Women’s Caucus in AICHR’s 1st TOR Review CSO Consultation

29 April, Jakarta

The Terms of Reference (TOR) of AICHR scheduled for its review this year saw its first consultation on 28 and 29th April 2014 in Jakarta, Indonesia. While on 29th April, AICHR conducted consultation with CSOs that included SEA Women’s Caucus on ASEAN members and its co-convenor APWLD. 

The TOR review is mandated by Article 9.6 where ASEAN Foreign Ministers meeting will undertake the review, while the consultation is as per Article 9.7 where AICHR is to assess its work and submit recommendations for consideration of ASEAN Foreign Ministers Meeting.

The Consultation, laudable for AICHR’s efforts towards engaging with CSOs further establishes that CSOs are being more viewed as partners.  This historic TOR Review opens up opportunities to further strengthen AICHR in its contribution for progress towards enjoyment of human rights.

In the past five years, AICHR has contributed to elevating human rights agenda within the ASEAN structures and processes.  One example would be the development of the ASEAN Declaration on Human Rights although it fell short of existing international human rights norms and standards. AICHR has also succeeded in gaining attention of ASEAN Member states on human rights, albeit to limited extent.

The first Consultation indeed gave opportunity to civil societies to provide their stronger emphasis on need to review concerning arenas (as highlighted by Misun/APWLD) like:

  • limitations that the current TOR presents including lack of protection mandates;
  • restrictive or non-progressive interpretation of existing TOR; and
  • absence of institutionalized engagement with civil society, particularly with women and the most marginalised.

For instance, Misun stated “the existing mandate element of conducting inquiry has not been utilised with a capacity to make systemic recommendations and a political will to implement them, which have proven to be valuable in other jurisdictions

One of the biggest limitations, the principle of non-interference (2.1, b), which Maria Chin Abdullah and Braema Mathi put as ‘stumbling block’, was most emphasized by civil societies present in the consultation.  As Shanthi Dairam rightly said, “in this 21st century of global inter-dependence, principle of non-interference, and national, religious, cultural particularities are not acceptable whilst addressing violations and ensuring fulfillment of state obligations to protect human rights.” If principle of Non-interference is not dismissible, Dairam suggested “One useful way forward could be to develop indicators of situations when the principle of non-interference cannot apply”.

Emphasizing on importance of recognizing AICHR as a charter-based (similar to UN Human Rights Council), overarching human rights body of ASEAN, Misun stressed “this will mean that AICHR will have the mandate to intervene in all human rights related concerns across the three pillars of ASEAN, not only limited to political security pillar.”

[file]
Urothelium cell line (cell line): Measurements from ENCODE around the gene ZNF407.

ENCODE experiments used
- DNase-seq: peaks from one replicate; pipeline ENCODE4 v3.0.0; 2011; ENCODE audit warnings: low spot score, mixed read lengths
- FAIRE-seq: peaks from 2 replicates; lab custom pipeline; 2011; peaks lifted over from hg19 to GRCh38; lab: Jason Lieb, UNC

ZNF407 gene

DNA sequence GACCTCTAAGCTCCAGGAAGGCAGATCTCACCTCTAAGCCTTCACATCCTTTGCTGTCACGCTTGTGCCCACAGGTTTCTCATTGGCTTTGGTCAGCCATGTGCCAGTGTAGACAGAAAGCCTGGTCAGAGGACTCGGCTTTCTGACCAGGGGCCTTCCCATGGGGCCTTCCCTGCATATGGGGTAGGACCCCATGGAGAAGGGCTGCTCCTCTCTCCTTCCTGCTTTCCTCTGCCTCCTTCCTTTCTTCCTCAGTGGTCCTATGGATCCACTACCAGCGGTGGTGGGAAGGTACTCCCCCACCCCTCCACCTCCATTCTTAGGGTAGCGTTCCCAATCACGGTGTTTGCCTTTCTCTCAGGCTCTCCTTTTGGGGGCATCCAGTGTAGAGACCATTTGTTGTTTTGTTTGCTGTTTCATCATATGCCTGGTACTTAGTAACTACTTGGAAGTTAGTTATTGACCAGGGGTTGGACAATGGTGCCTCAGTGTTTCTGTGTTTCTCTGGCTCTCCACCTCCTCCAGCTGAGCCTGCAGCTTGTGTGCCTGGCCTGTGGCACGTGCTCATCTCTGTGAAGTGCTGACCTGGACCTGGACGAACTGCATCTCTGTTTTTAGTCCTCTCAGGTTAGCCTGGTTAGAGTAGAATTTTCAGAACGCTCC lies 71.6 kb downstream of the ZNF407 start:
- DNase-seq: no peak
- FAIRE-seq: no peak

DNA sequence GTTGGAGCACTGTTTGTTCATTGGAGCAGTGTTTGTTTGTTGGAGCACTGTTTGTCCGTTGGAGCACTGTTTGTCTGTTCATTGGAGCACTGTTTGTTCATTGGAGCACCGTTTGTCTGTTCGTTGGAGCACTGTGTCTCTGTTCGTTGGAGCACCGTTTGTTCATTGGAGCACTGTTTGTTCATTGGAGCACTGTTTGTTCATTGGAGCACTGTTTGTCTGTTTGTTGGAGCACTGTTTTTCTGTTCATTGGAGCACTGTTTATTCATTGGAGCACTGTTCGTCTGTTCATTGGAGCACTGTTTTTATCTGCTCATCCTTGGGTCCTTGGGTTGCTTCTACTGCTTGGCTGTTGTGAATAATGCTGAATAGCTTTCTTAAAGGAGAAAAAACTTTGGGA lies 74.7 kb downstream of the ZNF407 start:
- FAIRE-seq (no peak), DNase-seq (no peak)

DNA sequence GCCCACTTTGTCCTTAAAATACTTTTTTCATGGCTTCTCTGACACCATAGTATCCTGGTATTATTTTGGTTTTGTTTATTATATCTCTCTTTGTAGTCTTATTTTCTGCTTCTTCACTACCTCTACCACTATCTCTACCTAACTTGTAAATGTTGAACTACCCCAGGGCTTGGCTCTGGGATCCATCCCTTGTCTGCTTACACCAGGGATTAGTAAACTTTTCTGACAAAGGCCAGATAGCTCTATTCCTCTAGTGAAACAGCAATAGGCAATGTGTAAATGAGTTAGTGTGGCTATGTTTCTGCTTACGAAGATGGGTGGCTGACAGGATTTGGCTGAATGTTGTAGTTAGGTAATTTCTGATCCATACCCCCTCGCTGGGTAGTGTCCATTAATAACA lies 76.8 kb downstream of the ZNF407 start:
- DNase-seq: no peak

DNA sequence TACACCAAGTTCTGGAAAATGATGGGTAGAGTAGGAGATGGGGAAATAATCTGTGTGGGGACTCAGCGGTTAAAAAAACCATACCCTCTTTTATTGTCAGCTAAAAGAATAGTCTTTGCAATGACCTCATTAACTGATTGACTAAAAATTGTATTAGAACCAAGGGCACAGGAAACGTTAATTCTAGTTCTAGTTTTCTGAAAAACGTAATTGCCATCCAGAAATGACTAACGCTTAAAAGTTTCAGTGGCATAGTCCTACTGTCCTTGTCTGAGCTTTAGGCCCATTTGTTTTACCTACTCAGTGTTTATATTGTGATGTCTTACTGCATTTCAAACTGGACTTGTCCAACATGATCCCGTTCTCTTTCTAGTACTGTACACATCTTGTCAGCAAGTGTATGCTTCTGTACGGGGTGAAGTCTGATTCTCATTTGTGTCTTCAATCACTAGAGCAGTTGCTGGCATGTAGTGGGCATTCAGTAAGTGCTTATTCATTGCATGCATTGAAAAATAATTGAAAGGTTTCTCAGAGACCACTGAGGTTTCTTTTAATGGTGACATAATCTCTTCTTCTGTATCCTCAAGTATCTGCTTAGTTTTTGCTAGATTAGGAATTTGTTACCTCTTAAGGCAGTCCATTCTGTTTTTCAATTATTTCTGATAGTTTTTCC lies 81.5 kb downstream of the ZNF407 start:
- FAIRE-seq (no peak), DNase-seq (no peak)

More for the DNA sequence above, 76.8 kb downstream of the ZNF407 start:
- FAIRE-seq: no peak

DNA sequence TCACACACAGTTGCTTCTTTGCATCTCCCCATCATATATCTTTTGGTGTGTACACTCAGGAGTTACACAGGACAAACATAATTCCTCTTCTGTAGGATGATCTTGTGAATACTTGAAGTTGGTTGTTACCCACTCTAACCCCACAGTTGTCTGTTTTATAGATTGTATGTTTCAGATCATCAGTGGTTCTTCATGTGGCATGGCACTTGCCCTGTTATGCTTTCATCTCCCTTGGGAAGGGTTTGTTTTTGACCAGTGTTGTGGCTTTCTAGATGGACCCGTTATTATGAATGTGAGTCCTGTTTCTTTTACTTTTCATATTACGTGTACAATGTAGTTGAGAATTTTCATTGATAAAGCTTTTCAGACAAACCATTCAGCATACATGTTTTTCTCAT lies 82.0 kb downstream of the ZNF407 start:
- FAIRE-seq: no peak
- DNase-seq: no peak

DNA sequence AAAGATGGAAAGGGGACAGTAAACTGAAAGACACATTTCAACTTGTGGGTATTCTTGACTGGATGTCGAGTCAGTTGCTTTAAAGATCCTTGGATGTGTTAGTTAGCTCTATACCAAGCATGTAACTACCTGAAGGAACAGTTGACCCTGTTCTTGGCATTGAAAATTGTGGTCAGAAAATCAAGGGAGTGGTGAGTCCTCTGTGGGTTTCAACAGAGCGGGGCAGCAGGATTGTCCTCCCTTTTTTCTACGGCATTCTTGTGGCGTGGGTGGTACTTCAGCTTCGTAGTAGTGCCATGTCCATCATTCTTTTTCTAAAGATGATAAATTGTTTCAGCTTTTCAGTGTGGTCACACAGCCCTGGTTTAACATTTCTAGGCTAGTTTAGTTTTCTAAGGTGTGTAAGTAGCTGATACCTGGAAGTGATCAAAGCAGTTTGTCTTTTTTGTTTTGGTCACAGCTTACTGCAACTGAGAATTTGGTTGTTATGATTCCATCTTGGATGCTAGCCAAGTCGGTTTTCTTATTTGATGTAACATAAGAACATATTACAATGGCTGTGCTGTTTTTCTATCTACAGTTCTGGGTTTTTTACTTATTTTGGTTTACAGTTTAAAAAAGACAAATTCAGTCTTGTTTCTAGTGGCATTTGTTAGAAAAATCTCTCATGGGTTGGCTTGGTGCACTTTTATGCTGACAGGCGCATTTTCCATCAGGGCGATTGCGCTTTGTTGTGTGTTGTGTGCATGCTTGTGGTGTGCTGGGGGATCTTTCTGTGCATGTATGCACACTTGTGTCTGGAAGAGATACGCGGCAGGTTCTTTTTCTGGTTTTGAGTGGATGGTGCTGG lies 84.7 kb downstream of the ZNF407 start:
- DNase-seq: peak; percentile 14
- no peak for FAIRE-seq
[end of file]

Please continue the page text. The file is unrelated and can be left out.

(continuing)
Non-transparency, difficulty in accessing information, accessing the representatives was another challenge shared and emphasized during the consultation. It was noted that in countries where civil society were part of nomination processes, the representatives to AICHR have been more accessible and independent to conduct their mandates more effectively.

Meanwhile, the national processes of selection of CSO representatives for this very consultation itself were unclear in most countries.  There were arbitrary selections of CSOs that were allies with government structure and there was also rejection of CSOs selected representatives, like in the case of Cambodia. There was no timely information on representatives attending CSOs consultation, let alone the process being transparent.

The need to pay attention on the impact of ASEAN economic policies, especially the ASEAN Economic Community Blueprint that leaves out experiences of women in ASEAN was also remarked by APWLD and/or Women’s Caucus members. Titi Soentoro explained “women comprise large chunk of informal labor sector which is marked by many human rights violations, particularly violations of women’s economic rights, including deprivation of decent work and living wage, loss of livelihoods and of labor rights protection, and violence against women.”

On the similar line, Shanthi Dairam also sounded off on need of including economic rights into AICHR’s TOR and its activities.

Meanwhile Misun further shed light that “Sovereignty is an important principle that requires states to take action to fulfill human rights for any violations including non-state actors.  Yet, states regularly surrender sovereignty to corporate and other states through trade agreements and binding rules of international financial and trade institutions such as World Trade Organisation (WTO) and Asian Development Bank (ADB).  Fulfilling AICHR’s mandate as an overarching human rights body of ASEAN would also mean that it will effectively facilitate policy coherence of ASEAN firmly based on human rights norms and principles”.

Lastly, it was hopeful to see AICHR representatives taking in and discussing upon the recommendations and points put forth by the CSOs. However, WC members wish that the consultation was attended by all AICHR representatives. Women’s Caucus hopes that recommendations are going to be incorporated and put to good use.  Chang further states “Much work remains to push for the AICHR to be serious and to be willing to exert “political will” so they can maximize their mandate as the “overarching human rights body, representatives should work around (or even beyond) their limits”.

The succeeding consultation with international stakeholders and CSOs shall take place in end of June 2014 and subsequently the recommendations to Foreign Ministers in August 2014.

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